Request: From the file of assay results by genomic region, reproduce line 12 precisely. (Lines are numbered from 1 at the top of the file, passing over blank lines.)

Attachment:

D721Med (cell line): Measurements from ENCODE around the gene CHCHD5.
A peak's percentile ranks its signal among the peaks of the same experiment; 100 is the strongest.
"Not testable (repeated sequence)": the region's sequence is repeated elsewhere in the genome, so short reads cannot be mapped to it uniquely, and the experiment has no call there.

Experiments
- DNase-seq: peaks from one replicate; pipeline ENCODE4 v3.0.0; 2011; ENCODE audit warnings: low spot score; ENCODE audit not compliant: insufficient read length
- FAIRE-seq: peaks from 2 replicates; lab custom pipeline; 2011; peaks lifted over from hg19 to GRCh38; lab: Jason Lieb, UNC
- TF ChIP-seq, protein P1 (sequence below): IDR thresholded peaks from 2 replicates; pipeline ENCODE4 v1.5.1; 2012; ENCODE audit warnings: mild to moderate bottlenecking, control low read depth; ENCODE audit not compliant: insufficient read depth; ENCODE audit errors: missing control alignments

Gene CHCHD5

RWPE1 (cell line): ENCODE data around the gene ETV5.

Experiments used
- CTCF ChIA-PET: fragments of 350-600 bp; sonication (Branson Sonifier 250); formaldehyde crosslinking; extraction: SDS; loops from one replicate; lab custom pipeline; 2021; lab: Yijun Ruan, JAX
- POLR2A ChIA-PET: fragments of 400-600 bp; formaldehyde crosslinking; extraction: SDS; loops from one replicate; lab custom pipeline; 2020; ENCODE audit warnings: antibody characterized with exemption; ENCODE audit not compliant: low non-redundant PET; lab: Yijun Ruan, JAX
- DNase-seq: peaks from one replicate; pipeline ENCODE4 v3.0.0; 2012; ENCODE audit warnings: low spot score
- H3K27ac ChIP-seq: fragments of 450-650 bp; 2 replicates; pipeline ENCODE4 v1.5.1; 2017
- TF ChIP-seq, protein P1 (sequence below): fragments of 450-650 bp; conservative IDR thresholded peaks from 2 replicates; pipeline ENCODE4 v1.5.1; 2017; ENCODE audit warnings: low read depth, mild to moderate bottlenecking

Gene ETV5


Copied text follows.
- POLR2A ChIA-PET: fragments of 400-600 bp; formaldehyde crosslinking; extraction: SDS; loops from one replicate; lab custom pipeline; 2020; ENCODE audit warnings: antibody characterized with exemption; ENCODE audit not compliant: low non-redundant PET; lab: Yijun Ruan, JAX